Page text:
The Trust Protocol | Book Review
Earning the confidence of an increasingly skeptical public
How much do you trust an institution to do what is right? Not much, according to the 2018 Edelman Trust Barometer.
“The U.S. is enduring the worst collapse ever recorded in the history of the [report],” writes Daniel Edelman. “This is led by a decline in trust in government, which is down 30 points among the informed public and 14 points among the general population, while for the informed public trust in each of the other institutions sank by 20 or more points.” The “other institutions” are business, media and nongovernmental organizations (such as charities and churches).
Though Edelman fingers “fake news” as a chief culprit in the decline of trust in U.S. institutions — and it certainly is a problem — the simpler explanation is that we distrust institutions because they have become untrustworthy. One need only read the morning newspaper to see institutions acting badly, and it doesn’t matter whether we’re talking about politics, business, media or nonprofit institutions. Those institutional bad acts would be distressing news leading to increasing distrust even if “fake news” didn’t enter the picture.
There’s only one way for institutions to regain trust, and that’s by acting in a trustworthy manner. Or, to make things more personal, the only way you and I as leaders within those institutions can make them more trustworthy is to act trustworthily ourselves. How to do that is what Mac Richard’s The Trust Protocol is about.
Richard is the pastor of Lake Hills Church in Austin, Texas. He writes from an explicitly Christian point of view. And while some of the examples he cites are drawn from church life, the principles he enumerates have broader application. As his book’s subtitle puts it, trust is “the key to building stronger families, teams, and businesses.”
So, what is this Trust Protocol? A protocol is a “predetermined procedure or set of rules.” For Richards, the Trust Protocol entails “forging credibility through integrity and action” (emphasis in original). Later in the book, he writes, “Building trust happens on two parallel tracks: character and competency.” These are the inward (integrity, character) and outward (action, competence) dimensions of trustworthiness, respectively. Leaders need to develop these dimensions in tandem.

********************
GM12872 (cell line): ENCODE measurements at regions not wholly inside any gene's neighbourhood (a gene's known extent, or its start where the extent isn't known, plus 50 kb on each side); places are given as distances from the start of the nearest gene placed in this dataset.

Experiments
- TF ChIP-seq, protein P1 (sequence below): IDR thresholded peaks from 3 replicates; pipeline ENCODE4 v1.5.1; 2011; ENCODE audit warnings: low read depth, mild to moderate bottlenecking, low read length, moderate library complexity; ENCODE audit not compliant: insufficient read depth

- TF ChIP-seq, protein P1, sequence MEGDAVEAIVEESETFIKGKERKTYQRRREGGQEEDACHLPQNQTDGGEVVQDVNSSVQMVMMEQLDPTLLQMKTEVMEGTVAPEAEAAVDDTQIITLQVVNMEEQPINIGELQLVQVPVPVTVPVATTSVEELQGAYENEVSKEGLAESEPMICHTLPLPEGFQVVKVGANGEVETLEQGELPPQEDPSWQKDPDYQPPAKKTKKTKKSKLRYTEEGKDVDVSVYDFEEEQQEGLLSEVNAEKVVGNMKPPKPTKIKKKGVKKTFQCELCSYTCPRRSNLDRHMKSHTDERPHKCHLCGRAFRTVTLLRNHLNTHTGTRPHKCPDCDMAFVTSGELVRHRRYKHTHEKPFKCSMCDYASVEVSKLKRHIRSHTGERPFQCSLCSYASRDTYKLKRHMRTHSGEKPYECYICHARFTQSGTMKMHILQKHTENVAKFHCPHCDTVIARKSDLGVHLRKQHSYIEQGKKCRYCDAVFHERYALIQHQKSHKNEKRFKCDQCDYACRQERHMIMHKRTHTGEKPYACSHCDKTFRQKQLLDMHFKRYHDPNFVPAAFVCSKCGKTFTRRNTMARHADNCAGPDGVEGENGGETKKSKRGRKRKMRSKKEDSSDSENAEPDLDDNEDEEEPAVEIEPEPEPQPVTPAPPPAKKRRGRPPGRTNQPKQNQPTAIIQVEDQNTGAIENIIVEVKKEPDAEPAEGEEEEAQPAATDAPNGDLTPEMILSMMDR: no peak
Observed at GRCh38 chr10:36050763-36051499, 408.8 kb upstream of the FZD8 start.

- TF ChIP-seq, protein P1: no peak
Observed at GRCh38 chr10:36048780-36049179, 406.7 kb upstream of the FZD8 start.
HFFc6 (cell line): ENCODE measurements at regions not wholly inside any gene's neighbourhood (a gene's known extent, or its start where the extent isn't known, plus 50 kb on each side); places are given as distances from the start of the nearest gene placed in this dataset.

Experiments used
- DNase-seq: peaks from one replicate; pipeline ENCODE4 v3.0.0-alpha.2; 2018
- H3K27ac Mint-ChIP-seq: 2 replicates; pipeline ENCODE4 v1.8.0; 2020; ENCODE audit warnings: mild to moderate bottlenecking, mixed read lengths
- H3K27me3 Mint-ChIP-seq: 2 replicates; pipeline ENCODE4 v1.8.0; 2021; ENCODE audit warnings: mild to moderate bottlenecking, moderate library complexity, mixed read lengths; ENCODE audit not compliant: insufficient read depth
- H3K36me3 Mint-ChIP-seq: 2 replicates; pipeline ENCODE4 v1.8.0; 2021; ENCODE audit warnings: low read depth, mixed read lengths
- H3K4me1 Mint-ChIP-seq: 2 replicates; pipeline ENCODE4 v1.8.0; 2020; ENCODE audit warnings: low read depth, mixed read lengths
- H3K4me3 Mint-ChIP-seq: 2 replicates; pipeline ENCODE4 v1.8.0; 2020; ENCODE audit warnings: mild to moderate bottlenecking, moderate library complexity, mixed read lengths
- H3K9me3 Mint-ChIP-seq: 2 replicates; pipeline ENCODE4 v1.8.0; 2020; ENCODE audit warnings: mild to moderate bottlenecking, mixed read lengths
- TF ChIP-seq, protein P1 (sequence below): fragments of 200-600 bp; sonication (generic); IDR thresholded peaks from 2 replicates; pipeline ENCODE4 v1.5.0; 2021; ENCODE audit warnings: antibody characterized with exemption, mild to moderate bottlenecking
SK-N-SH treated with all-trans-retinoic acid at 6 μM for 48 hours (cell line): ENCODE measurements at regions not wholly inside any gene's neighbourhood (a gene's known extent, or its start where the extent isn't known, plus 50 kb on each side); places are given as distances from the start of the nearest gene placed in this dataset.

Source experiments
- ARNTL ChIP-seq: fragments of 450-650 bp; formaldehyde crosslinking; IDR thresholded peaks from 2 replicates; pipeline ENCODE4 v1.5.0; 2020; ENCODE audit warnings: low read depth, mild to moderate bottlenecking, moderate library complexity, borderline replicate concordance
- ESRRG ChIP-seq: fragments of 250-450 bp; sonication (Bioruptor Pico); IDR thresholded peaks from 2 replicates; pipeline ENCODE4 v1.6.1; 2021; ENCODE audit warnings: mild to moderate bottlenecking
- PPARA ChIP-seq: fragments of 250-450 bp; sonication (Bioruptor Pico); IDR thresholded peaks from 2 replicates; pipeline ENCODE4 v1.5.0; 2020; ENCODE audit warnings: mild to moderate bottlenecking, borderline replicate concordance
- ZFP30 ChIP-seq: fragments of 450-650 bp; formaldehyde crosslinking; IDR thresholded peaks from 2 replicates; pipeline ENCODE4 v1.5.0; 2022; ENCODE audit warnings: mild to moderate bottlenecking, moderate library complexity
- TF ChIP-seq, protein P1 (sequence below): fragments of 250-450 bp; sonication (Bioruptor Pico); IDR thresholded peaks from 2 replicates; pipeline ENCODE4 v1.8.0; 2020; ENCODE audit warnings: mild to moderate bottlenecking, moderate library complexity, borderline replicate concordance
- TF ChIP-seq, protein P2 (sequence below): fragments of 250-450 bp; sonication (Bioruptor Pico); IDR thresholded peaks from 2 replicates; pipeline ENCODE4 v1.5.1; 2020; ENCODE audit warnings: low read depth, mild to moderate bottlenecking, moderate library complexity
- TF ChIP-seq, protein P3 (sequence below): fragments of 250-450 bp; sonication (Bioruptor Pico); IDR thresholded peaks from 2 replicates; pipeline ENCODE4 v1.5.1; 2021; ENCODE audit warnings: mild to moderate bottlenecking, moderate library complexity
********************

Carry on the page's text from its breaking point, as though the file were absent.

Becoming trustworthy, whether as an individual or as an institution, is not easy work that proceeds smoothly.
From the outset of the book, Richard states then reiterates four themes:
- The Trust Protocol works.
- The Trust Protocol is hard work.
- The Trust Protocol will get messy.
- The work, the mess, the pain and uncertainty along the way — all of it — is absolutely worth it.
In short, becoming trustworthy, whether as an individual or as an institution, is not easy work that proceeds smoothly. But it is nonetheless worth the effort. “No matter where you are right now,” Richard writes, “You have a choice to make … the opportunity to make a difference in someone’s life, today, right now.”
The Trust Protocol is a short, simple but radical book — radical in the sense of going to the root (Latin, radix) of a matter. We in the U.S. suffer from a deficit of trust in our institutions. This has many causes and many negative effects. But in each case, that deficit can be reversed by leaders — whether in politics, business, media or the church — who earn credibility with their followers through the combination of character and competence.
Are we the kind of leaders who can restore trust in a distrustful era in our nation’s history?